Figure 1.Left: Setup used to study homing in L. tarentula. Right, top view of terrarium in which theanimal lived during the study; arrows indicate the outward path. Left, dorsal view of the arena in whichthe animal was left after being taken from the right corner opposite to the burrow. Burrow direction wasat 350. The big arrow indicates the transfer of the animal to the center of the arena (shown at half of itsactual size in relation to the terrarium). To go to the burrow, the spider must turn an angle of 135 in itsterrarium. Right: Aspect of the substratum of the terrarium.

    rived at the end of the path, it was placed intoa transparent open glass container and trans-ferred to the center of an arena 90 cm in di-ameter (wall height, 48 cm; visual angle, 47)(Fig. 1 left). There, if the animal turned at anangle of 135 towards the left, it would beoriented to its burrow. Both the terrarium andthe arena were in a room without natural light-ing. The room was lit in the daytime (08002000 h) with white light by two SYLVA-NIA Standard F36W fluorescent tubesproducing 200 lux at the floor level of the are-na. Each animal was used in 8 trials (eightcontrol trials and eight experimental trials; seebelow) and placed in one of the followingcompass directions at random: 0, 45, 90,135, 180, 225, 270, 315. The spiders ori-entation was recorded when it was at a dis-tance of 20 cm from the center of the arena.If the spider had not moved during 20 minutesit was returned to the terrarium. The floor ofthe arena was thoroughly cleaned with ethanolbefore each test. All the trials were run be-tween 11 and 18 h with lights on.

    All spiders (n 12) were observed firstwith all eyes uncovered (control test; eight tri-als for each animal). Afterwards, spiders wereassigned at random to one of two groups. Oneset of spiders (n 6) had all eyes but theALEs covered (uncovered ALEs group, ex-perimental test), while the other set (n 6)had only the ALEs covered (covered ALEsgroup, experimental test). Therefore, we had

    two groups: uncovered ALEs group andcovered ALEs group that were observedwithout eye covering (control test) and witheye covering (experimental test). To cover theeyes, the animals were anesthetized with ether,their legs restrained with adhesive plaster andtheir eyes covered by first applying a layer ofcollodion over the anterior region of the pro-soma; then by applying two layers of water-soluble black paint (Van Gogh); and, finally,by applying another layer of collodion. Eyeocclusion was checked in each case after thecompletion of runs using a stereo microscope.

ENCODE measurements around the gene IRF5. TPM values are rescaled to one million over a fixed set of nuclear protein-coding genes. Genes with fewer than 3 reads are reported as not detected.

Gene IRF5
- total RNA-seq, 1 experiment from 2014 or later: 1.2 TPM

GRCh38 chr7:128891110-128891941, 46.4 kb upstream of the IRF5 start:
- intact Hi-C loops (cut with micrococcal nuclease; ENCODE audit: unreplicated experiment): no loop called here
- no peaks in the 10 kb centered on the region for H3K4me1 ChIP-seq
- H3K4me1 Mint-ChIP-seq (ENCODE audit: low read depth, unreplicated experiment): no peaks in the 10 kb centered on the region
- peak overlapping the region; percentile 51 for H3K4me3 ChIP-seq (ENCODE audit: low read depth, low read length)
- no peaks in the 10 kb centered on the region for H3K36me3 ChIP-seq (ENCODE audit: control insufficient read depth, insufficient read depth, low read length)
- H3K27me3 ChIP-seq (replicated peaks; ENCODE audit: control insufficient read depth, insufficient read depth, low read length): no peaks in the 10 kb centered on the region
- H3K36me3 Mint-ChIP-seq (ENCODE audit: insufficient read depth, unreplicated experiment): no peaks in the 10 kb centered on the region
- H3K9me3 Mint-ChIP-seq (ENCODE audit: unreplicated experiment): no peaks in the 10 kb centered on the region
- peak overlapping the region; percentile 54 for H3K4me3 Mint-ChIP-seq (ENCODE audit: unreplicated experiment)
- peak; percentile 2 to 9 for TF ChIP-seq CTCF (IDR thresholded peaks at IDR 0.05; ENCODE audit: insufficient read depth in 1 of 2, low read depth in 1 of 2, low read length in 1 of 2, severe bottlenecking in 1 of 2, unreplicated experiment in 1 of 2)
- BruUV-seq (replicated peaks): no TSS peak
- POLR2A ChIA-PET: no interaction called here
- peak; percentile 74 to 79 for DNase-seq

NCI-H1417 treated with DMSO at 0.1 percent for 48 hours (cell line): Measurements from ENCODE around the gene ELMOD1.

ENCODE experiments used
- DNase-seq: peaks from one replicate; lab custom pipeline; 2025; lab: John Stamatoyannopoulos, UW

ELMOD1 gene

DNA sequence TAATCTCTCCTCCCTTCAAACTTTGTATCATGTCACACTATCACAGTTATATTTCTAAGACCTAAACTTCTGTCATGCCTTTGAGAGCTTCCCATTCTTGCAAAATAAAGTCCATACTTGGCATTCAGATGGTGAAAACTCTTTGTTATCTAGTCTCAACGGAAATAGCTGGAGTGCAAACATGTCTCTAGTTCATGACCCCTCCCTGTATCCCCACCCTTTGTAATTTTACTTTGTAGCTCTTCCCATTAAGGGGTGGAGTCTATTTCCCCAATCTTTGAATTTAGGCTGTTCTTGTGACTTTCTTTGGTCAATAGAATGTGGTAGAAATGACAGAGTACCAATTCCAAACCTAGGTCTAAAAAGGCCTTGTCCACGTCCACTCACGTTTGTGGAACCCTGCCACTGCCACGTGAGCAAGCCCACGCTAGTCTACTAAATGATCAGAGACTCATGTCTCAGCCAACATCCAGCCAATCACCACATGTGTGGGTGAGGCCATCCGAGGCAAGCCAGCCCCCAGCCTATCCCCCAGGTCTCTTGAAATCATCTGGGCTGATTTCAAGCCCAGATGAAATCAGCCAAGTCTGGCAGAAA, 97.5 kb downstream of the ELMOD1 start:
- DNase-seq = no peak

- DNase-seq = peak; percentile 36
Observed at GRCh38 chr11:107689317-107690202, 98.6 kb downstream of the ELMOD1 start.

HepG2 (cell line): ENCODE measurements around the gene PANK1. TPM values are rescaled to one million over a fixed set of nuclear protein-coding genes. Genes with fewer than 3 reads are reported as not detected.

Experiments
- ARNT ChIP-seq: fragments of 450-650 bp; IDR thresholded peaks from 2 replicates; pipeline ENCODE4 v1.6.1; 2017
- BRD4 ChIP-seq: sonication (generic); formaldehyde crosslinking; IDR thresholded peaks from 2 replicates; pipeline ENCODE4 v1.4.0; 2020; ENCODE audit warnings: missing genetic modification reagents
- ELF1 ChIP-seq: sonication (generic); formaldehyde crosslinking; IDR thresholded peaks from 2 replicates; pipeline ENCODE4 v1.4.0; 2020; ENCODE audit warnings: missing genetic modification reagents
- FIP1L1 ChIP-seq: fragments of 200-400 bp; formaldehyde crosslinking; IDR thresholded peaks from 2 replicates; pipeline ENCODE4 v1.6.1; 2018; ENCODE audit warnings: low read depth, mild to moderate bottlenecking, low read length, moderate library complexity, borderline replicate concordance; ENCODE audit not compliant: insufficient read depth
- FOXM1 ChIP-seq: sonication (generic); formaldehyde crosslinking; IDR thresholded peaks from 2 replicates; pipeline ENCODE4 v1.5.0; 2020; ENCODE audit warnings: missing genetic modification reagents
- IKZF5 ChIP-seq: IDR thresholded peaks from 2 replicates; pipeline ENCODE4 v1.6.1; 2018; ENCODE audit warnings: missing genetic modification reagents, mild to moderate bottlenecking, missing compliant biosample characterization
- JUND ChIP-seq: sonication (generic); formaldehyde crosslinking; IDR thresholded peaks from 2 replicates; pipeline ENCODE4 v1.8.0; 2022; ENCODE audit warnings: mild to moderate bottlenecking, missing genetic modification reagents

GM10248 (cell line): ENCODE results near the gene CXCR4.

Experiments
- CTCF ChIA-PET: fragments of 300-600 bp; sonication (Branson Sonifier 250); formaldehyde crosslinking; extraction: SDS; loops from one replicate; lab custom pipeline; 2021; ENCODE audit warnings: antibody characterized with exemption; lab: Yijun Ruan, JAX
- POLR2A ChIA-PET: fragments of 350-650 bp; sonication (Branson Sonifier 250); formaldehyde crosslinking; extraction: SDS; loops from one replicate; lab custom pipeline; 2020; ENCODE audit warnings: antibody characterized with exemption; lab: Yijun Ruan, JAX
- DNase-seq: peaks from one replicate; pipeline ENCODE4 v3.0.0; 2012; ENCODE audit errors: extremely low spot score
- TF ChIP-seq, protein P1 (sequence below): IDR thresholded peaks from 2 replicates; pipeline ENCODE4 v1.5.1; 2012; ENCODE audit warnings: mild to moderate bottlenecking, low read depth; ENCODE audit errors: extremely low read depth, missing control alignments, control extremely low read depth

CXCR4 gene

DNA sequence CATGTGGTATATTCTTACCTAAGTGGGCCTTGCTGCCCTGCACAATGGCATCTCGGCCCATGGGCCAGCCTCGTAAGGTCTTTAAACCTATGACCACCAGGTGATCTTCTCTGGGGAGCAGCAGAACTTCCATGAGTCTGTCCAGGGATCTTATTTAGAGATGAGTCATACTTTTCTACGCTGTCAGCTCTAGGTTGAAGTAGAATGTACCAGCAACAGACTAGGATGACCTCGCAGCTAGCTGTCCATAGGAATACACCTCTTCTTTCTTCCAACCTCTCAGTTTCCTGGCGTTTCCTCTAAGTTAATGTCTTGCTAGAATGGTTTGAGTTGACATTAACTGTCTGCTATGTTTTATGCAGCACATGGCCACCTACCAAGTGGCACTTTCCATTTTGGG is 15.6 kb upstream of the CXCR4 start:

Automated video tracking.The imageof the arena was captured by an Ikegami ICD-42B B/W CCD video camera and displayedon a Sony Trinitron color video monitor. Si-multaneously, the video signal was digitizedby a Targa 1 frame grabber that was interfacedwith a personal computer supporting an objectvideo-tracking system (Etho-Vision, NoldusInformation Technology, Wageningen, TheNetherlands). The paths supplied by Etho-Vision were later digitized. The best-fittingline to a trajectory was computed by the meth-od of principal axes (Sokal & Rolf 1995).

    The following parameters were determinedin both conditions (covered or experimentaland uncovered or control eyes) in both groups:(1) topographic bearing of the digitized home-ward path when the spider crossed a virtualcircle 20 cm in diameter from the startingpoint of the return; (2) angle ( angle) of the


    Figure 2.Example of a homeward path in thearena. The black square in the center represents thepoint where the spider is placed, and its orientationis indicated by the arrow; the black circle representsthe burrow compass direction; is the angle be-tween the initial orientation and final bearing(where homing path crosses the circle).

    body axis when the spider crossed the virtualcircle with respect to the starting position ofthe body axis; as the animal could turn eitherclockwise or counterclockwise, the anglewas always taken counterclockwise, whichwas the expected direction for the animal toturn in the terrarium (Fig. 2); (3) turning di-rection (clockwise or counterclockwise).

    Statistical analyses.The directions fol-lowed by the animals were analyzed as cir-cular variables according to Batschelet (1981).For first-order statistics, the Rayleigh test wasused to determine whether the observed hom-ing directions from particular individuals weresignificantly oriented. To see if the deviationbetween individual significant vectors and theangle of home direction (Fig. 2) was signifi-cant we used the confidence interval for themean angle (P 0.05; Batschelet 1981). Onthe second-order level, Moores and Mardia-Watson-Wheelers tests (Batschelet 1981)were used to test directionality significanceand differences in the orientation of the sub-jects between control and experimental testsrespectively.

    The percentage of turning in the correct di-rection (counterclockwise) was analyzed by a

    two X two repeated measure analysis of var-iance with the...


View more >